The verdict: a more accurate signal display, but no change on the underlying antenna issue
The folks at Anandtech who did the original analysis of the iPhone signal attenuation problem have tested the latest iPhone software updates, both iOS 4.1 beta and the official version iOS 4.0.1 that Apple (AAPL) released on Thursday.
Their verdict: Apple, for what it's worth, did what it promised it would do -- it made the bars MOREPhilip Elmer-DeWitt - Jul 15, 2010 5:57 PM ET
A new coating on the antenna -- offered free -- is the most likely scenario, says an analyst
In a note to clients issued Thursday, Piper Jaffray's Gene Munster gave the odds -- and priced out -- several possible outcomes of the iPhone 4 press conference that Apple (AAPL) has scheduled for Friday at 10 a.m. Pacific (1 p.m. Eastern).
According to Munster -- who says he has no inside knowledge of MOREPhilip Elmer-DeWitt - Jul 15, 2010 12:42 PM ET
Several scenarios have been proposed. This is the one that sounds best to us.
Apple (AAPL) has finally acknowledged that its new iPhone has a serious public relations problem, and the company has responded by scheduling -- with extraordinarily short notice -- a Friday press conference on its campus in Cupertino, Calif.
The plan is to get what it considers the key media outlets and opinion makers in technology in the same MOREPhilip Elmer-DeWitt - Jul 15, 2010 6:59 AM ET
Invites reporters on short notice to Cupertino for an extraordinary press conference
After three weeks of mixed reviews, user complaints, short-tempered e-mails, class-action lawsuits, falling share prices and ribbing from late-night comedians, Apple (AAPL) seems to have woken up to the fact that it has a problem.
On Wednesday afternoon its PR staff began contacting reporters to invite them to a special event Friday at 10 a.m. PDT (1 p.m. EDT) in MOREPhilip Elmer-DeWitt - Jul 14, 2010 10:57 PM ET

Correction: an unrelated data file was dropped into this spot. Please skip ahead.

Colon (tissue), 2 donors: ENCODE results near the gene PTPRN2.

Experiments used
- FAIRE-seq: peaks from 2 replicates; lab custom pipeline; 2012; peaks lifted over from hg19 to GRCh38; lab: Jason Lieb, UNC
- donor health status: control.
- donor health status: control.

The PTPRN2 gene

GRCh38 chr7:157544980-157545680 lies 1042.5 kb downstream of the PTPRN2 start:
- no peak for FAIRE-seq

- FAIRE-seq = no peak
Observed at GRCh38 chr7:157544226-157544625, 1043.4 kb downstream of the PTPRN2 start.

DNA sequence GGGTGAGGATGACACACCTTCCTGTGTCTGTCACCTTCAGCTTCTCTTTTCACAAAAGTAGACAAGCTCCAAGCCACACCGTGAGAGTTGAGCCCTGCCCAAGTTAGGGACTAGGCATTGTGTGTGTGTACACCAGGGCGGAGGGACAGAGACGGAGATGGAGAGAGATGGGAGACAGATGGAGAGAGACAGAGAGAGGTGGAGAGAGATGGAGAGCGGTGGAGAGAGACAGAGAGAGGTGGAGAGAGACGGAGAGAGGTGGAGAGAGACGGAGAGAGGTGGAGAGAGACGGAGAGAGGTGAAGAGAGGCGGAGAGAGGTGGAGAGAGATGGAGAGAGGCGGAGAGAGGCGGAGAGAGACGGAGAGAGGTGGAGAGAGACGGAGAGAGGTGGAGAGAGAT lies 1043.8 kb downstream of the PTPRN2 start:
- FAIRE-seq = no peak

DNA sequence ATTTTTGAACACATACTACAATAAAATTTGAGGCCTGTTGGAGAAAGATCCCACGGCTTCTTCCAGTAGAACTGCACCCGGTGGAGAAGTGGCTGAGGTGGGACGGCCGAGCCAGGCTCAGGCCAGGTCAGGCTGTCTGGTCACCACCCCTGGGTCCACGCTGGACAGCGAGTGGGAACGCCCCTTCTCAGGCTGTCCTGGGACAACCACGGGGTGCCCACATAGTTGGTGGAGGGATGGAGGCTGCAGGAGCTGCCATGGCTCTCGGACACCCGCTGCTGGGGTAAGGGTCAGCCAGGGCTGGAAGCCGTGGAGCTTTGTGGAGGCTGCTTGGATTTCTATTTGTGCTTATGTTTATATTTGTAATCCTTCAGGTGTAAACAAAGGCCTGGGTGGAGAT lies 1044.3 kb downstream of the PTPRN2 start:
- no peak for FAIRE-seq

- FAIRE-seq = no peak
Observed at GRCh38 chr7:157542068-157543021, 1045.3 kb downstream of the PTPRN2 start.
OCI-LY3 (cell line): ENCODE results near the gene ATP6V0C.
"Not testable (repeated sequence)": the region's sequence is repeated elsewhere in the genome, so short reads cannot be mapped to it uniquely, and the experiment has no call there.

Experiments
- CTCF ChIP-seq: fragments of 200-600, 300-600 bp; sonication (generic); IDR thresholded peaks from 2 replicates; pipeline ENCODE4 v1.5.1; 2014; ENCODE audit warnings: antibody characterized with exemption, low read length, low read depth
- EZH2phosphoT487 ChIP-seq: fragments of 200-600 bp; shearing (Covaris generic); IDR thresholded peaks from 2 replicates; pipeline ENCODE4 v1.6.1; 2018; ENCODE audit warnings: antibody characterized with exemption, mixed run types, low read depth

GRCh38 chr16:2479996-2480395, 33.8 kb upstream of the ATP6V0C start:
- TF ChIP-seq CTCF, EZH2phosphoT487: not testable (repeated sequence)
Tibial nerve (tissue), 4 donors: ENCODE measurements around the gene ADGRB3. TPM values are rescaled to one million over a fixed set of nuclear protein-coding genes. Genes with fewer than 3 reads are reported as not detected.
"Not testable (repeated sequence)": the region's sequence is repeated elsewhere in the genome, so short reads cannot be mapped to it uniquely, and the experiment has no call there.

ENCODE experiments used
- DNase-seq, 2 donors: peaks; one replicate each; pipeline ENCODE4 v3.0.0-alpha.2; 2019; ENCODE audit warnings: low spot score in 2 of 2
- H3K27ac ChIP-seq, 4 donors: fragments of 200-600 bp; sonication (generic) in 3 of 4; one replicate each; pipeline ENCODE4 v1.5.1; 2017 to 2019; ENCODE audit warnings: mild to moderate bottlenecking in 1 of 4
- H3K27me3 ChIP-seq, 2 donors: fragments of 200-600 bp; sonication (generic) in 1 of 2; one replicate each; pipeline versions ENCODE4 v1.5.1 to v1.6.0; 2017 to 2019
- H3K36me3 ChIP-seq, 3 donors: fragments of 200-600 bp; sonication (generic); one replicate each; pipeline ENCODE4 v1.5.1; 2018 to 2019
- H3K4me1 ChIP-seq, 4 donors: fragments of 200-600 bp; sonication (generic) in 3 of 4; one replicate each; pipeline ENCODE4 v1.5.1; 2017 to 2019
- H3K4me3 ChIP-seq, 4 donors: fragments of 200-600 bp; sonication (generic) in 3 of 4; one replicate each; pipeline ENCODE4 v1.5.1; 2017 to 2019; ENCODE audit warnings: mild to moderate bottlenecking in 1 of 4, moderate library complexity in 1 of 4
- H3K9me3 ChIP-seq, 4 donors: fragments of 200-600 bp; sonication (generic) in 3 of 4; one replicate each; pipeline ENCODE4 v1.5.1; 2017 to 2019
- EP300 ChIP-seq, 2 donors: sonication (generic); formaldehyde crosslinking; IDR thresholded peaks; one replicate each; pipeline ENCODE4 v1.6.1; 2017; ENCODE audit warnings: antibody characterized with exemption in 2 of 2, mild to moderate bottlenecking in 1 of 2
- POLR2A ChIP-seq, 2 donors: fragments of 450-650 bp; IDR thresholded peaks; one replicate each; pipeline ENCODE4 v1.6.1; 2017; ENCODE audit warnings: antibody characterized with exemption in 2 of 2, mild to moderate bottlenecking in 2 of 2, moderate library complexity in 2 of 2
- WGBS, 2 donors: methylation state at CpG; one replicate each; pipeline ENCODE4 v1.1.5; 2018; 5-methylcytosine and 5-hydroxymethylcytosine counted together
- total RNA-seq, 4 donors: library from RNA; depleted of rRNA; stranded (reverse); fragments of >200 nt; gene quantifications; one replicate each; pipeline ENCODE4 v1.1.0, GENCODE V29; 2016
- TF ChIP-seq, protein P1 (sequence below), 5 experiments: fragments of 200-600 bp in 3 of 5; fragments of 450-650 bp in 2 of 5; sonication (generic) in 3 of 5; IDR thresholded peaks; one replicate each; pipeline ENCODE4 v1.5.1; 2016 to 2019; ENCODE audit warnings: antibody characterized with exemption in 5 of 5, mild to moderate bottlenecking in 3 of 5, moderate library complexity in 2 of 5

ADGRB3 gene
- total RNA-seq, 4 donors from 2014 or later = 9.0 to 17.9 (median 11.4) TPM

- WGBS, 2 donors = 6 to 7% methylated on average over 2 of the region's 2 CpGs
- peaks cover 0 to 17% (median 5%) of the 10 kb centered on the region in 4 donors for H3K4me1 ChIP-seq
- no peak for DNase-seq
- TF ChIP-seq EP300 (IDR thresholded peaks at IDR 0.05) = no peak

Apple's antenna woes have descended to the level of late night comedy
It's hard to say which is more insulting, a top Microsoft (MSFT) executive comparing the iPhone 4 to Windows Vista or David Letterman using Apple's (AAPL) new phone as the launching pad for one of his Top 10 schticks.
But you can decide for yourself which is funnier.
Here's the Microsoft joke, delivered by COO Kevin Turner in his keynote to MOREPhilip Elmer-DeWitt - Jul 14, 2010 6:28 PM ET
Not that big a deal, is their consensus. The market, naturally, ignores them.
On Monday, Consumer Reports decided it couldn't recommend the iPhone 4. On Tuesday and Wednesday, analysts who track Apple (AAPL) offered clients their take on what it means for the company.
Morgan Stanley's Katy Huberty saw it as a "PR problem that Apple needs to address to preserve the brand and loyal customer base." Kaufman Bros.' Shaw Wu MOREPhilip Elmer-DeWitt - Jul 14, 2010 7:03 AM ET
The staff loved the phone. They hated the phone. They gave it their highest rating
It's been a wild ride for Apple (AAPL) and Consumer Reports, and nobody came out of it looking good.
It started Monday morning, when the magazine's staff -- catching up to a two-week old story -- announced on its website that it couldn't recommend the iPhone 4 unless Apple did something about the phone's reception issues.
The report, MOREPhilip Elmer-DeWitt - Jul 13, 2010 7:56 AM ET
Consumer Reports is not the first to offer a workaround to the signal-weakening Death Grip
After minimizing the iPhone 4's antenna issues on its Electronics Blog 10 days ago, Consumers Reports made news Monday by announcing that it could not recommend Apple's (AAPL) newest smartphone phone after all. It had reexamined the signal attenuation problem and determined that it was real.
Then it did something unusual: It offered a funky, "affordable" workaround.
"Cover MOREPhilip Elmer-DeWitt - Jul 12, 2010 12:33 PM ET
The problem with the iPhone 4, the company says, is that its formula was "totally wrong"
After more than a week of official silence, Apple responded Friday to widespread complaints about reception problems on its newest iPhone. Its answer, issued in a "Dear iPhone 4 users" letter, is surprising in several respects.
For one thing, it contains Apple's (AAPL) first official acknowledgment that what Steve Jobs called a "non issue" is in MOREPhilip Elmer-DeWitt - Jul 2, 2010 10:28 AM ET
The spot Advertising Age calls "wordless and classy" is the week's No. 2 viral video
Whatever Apple (AAPL) paid for the iPhone 4 advertisement that's running on prime time TV this week, it was money well spent.
Not only is the piece getting warm reviews, but with 1.8 million hits it was No. 2 on Advertising Age's viral video chart, right behind "How do you like it shaved?," a Gillette (PG) commercial MOREPhilip Elmer-DeWitt - Jul 1, 2010 12:44 PM ET
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